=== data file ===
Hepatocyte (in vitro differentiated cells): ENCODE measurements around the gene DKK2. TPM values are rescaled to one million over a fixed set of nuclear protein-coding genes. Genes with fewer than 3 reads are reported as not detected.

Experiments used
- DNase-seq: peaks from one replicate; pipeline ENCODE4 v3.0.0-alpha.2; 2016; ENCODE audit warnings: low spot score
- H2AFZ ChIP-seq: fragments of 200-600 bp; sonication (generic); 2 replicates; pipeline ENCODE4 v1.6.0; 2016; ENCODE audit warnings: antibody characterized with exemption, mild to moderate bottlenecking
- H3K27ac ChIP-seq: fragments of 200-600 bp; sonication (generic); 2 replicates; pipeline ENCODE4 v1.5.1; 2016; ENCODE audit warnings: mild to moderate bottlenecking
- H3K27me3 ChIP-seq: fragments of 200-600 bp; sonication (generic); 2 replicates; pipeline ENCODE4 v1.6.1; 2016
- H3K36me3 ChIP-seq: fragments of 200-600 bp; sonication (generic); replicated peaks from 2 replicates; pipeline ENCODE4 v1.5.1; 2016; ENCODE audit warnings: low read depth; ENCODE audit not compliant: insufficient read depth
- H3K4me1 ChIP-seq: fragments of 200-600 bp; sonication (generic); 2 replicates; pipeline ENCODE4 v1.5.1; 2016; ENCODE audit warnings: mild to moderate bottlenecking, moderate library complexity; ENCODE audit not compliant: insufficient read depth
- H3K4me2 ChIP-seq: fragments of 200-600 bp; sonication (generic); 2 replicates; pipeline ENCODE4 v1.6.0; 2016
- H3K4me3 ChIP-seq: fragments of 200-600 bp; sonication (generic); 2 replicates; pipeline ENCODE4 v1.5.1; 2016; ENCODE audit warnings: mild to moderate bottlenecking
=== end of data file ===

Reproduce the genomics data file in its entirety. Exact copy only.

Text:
Hepatocyte (in vitro differentiated cells): ENCODE measurements around the gene DKK2. TPM values are rescaled to one million over a fixed set of nuclear protein-coding genes. Genes with fewer than 3 reads are reported as not detected.

Experiments used
- DNase-seq: peaks from one replicate; pipeline ENCODE4 v3.0.0-alpha.2; 2016; ENCODE audit warnings: low spot score
- H2AFZ ChIP-seq: fragments of 200-600 bp; sonication (generic); 2 replicates; pipeline ENCODE4 v1.6.0; 2016; ENCODE audit warnings: antibody characterized with exemption, mild to moderate bottlenecking
- H3K27ac ChIP-seq: fragments of 200-600 bp; sonication (generic); 2 replicates; pipeline ENCODE4 v1.5.1; 2016; ENCODE audit warnings: mild to moderate bottlenecking
- H3K27me3 ChIP-seq: fragments of 200-600 bp; sonication (generic); 2 replicates; pipeline ENCODE4 v1.6.1; 2016
- H3K36me3 ChIP-seq: fragments of 200-600 bp; sonication (generic); replicated peaks from 2 replicates; pipeline ENCODE4 v1.5.1; 2016; ENCODE audit warnings: low read depth; ENCODE audit not compliant: insufficient read depth
- H3K4me1 ChIP-seq: fragments of 200-600 bp; sonication (generic); 2 replicates; pipeline ENCODE4 v1.5.1; 2016; ENCODE audit warnings: mild to moderate bottlenecking, moderate library complexity; ENCODE audit not compliant: insufficient read depth
- H3K4me2 ChIP-seq: fragments of 200-600 bp; sonication (generic); 2 replicates; pipeline ENCODE4 v1.6.0; 2016
- H3K4me3 ChIP-seq: fragments of 200-600 bp; sonication (generic); 2 replicates; pipeline ENCODE4 v1.5.1; 2016; ENCODE audit warnings: mild to moderate bottlenecking